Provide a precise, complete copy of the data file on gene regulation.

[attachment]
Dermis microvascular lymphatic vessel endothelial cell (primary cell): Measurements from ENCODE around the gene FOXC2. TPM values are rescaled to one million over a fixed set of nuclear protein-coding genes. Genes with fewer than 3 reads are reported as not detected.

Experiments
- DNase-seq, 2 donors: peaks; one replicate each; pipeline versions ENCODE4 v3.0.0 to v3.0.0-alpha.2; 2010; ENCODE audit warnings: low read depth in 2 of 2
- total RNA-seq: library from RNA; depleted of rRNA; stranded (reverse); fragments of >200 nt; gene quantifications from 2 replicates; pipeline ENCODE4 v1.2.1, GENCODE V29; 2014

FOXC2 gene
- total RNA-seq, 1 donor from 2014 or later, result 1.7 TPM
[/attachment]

Dermis microvascular lymphatic vessel endothelial cell (primary cell): Measurements from ENCODE around the gene FOXC2. TPM values are rescaled to one million over a fixed set of nuclear protein-coding genes. Genes with fewer than 3 reads are reported as not detected.

Experiments
- DNase-seq, 2 donors: peaks; one replicate each; pipeline versions ENCODE4 v3.0.0 to v3.0.0-alpha.2; 2010; ENCODE audit warnings: low read depth in 2 of 2
- total RNA-seq: library from RNA; depleted of rRNA; stranded (reverse); fragments of >200 nt; gene quantifications from 2 replicates; pipeline ENCODE4 v1.2.1, GENCODE V29; 2014

FOXC2 gene
- total RNA-seq, 1 donor from 2014 or later, result 1.7 TPM